The baby boomer transition to senior status and the overall aging of the populace means more drivers who may be impaired by dementia or other cognitive impairments linked to aging. Informing a loved one or cherished friend that for their own safety, it would be better if someone else did the driving, is a difficult task. Determining when a driver becomes unsafe is the focus of new research.
Researchers at the Alzheimer’s Disease Research Center (ADRC) of Washington University School of Medicine in St. Louis and elsewhere have developed a three-hour workshop that trains health care providers to identify potentially unsafe drivers with dementia and to encourage appropriate retirement from driving.
“We don’t want to give the message that older drivers are always unsafe, because that’s just not the case,” says Thomas Meuser, Ph.D., research associate professor of neurology at Washington University. “But there are health-related changes associated with aging, including Alzheimer’s disease and other forms of dementia, that impair medical fitness to drive.”
In a recent issue of the Gerontologist, Meuser and colleagues reported on the effects of their workshop after presentations to health professionals in seven Missouri locations, including a number of rural cities with large elderly populations. The presentations were organized with assistance from local chapters of the Alzheimer’s Association and other groups.
“We found a significant change in the willingness of participants to ask their patients questions about driving and to document findings and concerns in the medical record,” Meuser says. “There was a real sense among participants that yes, there is something that I can do.”
Debate is ongoing about when in the progression of dementia a patient becomes ineligible to drive. Most states, including Missouri, do not have specific prohibitions in this regard, but all states allow health professionals and others to report persons perceived as medically unfit to drive due to dementia or other conditions. In 2001, the American Academy of Neurology recommended that persons diagnosed with mild dementia stop driving for reasons of personal and public safety.
Physicians at Washington University use the Clinical Dementia Rating (CDR) interview to determine the level of dementia-related impairment. According to Meuser, a CDR rating of 1, representing mild to moderate deficits in memory and other cognitive and functional areas, is a reasonable stage at which retirement from driving may be initiated.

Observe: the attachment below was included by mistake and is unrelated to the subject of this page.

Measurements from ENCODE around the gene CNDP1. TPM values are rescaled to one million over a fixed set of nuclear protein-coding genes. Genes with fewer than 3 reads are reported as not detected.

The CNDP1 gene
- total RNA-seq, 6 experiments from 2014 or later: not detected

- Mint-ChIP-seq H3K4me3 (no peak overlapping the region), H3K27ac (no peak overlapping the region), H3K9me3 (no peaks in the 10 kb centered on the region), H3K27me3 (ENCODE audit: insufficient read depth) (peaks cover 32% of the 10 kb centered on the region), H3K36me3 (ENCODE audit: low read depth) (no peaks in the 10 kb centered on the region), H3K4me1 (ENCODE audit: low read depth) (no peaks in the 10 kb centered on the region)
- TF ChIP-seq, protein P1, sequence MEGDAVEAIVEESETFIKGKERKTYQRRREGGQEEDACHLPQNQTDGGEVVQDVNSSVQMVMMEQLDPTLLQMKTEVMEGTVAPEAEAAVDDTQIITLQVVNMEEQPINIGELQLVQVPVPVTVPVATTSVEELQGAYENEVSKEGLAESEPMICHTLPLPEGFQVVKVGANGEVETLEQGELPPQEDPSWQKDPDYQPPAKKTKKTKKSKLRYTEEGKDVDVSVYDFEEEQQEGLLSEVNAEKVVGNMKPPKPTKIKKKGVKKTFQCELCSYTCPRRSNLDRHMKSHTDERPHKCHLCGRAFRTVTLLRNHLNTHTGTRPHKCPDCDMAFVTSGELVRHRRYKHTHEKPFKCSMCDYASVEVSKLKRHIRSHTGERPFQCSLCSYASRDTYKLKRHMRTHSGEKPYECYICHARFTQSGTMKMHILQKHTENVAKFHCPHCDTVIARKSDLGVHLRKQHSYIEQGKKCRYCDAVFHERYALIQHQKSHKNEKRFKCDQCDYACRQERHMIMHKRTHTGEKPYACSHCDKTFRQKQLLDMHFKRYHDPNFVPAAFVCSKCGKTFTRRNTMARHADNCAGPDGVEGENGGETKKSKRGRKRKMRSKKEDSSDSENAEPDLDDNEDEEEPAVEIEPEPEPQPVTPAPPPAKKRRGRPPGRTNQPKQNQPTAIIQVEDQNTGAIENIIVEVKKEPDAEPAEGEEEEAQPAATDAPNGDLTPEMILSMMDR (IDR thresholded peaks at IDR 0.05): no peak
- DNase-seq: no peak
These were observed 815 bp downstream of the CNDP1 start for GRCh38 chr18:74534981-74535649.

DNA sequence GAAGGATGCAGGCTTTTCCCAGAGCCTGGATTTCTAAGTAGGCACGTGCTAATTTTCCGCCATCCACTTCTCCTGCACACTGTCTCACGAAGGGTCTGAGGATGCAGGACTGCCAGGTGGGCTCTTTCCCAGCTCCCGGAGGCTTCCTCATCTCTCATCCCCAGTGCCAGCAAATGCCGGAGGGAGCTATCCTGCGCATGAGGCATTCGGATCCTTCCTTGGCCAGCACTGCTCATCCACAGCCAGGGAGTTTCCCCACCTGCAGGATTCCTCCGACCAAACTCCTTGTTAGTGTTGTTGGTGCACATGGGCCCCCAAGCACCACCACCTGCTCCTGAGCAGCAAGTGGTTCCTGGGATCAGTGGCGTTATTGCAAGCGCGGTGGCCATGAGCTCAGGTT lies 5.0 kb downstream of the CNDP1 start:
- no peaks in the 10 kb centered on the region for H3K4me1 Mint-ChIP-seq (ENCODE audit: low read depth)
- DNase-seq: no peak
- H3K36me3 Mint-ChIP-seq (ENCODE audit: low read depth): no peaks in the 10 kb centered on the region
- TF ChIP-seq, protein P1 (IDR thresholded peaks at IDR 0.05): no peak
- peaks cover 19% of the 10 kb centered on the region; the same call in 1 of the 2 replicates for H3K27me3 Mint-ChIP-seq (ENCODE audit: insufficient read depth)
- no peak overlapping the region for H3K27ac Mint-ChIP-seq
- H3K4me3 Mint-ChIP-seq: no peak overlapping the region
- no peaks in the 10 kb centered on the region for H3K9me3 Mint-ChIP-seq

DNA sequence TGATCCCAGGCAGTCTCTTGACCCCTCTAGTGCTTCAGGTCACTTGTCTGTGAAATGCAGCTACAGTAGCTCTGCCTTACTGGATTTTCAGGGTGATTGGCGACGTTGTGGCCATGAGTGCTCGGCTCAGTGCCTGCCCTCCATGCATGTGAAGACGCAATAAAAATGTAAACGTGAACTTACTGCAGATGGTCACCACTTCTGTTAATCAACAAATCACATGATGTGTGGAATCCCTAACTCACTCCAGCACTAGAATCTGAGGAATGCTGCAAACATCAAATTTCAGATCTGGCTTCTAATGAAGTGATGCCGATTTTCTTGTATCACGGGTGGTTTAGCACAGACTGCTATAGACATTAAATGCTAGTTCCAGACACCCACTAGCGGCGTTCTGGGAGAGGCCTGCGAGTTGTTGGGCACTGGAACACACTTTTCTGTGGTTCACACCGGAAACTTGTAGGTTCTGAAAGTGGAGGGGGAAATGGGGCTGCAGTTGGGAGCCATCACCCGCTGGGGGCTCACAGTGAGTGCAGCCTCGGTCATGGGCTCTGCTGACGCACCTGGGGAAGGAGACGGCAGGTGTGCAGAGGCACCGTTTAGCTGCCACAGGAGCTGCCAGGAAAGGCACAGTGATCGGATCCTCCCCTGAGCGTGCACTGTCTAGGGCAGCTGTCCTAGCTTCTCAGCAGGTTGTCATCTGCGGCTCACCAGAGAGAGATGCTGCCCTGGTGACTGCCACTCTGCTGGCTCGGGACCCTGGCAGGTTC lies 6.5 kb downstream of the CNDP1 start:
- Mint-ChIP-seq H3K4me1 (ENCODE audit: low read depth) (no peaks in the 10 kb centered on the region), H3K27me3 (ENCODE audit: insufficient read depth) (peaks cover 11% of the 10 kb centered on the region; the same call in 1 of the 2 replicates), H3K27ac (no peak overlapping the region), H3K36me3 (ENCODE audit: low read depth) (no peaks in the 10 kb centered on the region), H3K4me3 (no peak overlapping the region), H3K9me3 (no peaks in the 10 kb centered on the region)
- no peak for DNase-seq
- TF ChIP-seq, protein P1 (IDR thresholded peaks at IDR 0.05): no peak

“Primary care physicians and other health professionals often have limited experience in diagnosing dementia and assessing driving safety, but a small amount of additional training can make a big difference,” Meuser notes.
At the workshop, Meuser introduces Alzheimer’s disease and its various stages. In another section, workshop developer David B. Carr, M.D., associate professor of medicine and of neurology, explains an American Medical Association (AMA) recommendation that physicians risk-stratify their patients, grouping them on the basis of their clinical observations into safe, unsafe and unsure. This offers physicians unfamiliar with the specialized process of CDR testing a framework to help identify patients who may need to be prohibited from driving.
A 1999 Missouri law allows physicians, family members and others to notify the state’s Department of Revenue when concerned about an older motorist’s ability to drive safely. At the workshop, participants are shown sample reporting forms and procedures for filling them out.
“The reporting process is anonymous,” Meuser says. “And the federal Health Insurance Portability and Accountability Act (HIPAA), which places strict regulations on patient privacy, should not apply to this, because HIPAA allows for state reporting to protect public safety and health.”
When a report has been filed, drivers are notified by the Department of Revenue that they have several options for proving they can still drive safely, starting with a statement from their physicians. Drivers may also have to retake the standard on-road driving safety test administered by the State Highway Patrol.
“Officials with the Department of Revenue, with the State Highway Patrol, and with the Missouri Department of Transportation have been an absolute joy to work with,” Meuser notes. “They are very concerned about older driver safety and have welcomed us as researchers with open arms.”
Pat Niewoehner, workshop coauthor and a driver rehabilitation specialist with the St. Louis Veteran’s Administration Medical Center, demonstrates the role of the occupational therapist – driver rehabilitation specialist in evaluating medical fitness to drive. Another coauthor, Marla Berg-Weger, Ph.D., professor of social work at Saint Louis University, shows physicians how they can cooperate with family members to eliminate patient access to driving and seek alternate forms of transportation that allow patients to continue to lead fulfilling lives. Included is a videotaped dramatization of a physician working with a demented patient and a family member.
“It’s important for healthcare providers to realize there are others who can help,” Meuser says.
The workshop was created with funding provided by the National Highway Traffic Safety Administration and the National Institute of Aging through the ADRC and John C. Morris, M.D., the Friedman Distinguished Professor of Neurology and ADRC director.
Additional educational efforts and research studies are or will soon be underway with support from NHTSA, the AAA Foundation for Traffic Safety, the AMA and the American Society of Aging.
“This is an exciting time for research and education in support of older driver safety, and there’s a role for just about everyone in these efforts,” says Meuser. “Above all, we must work together to ensure that older adults can remain mobile and productive even when they have to give up driving.”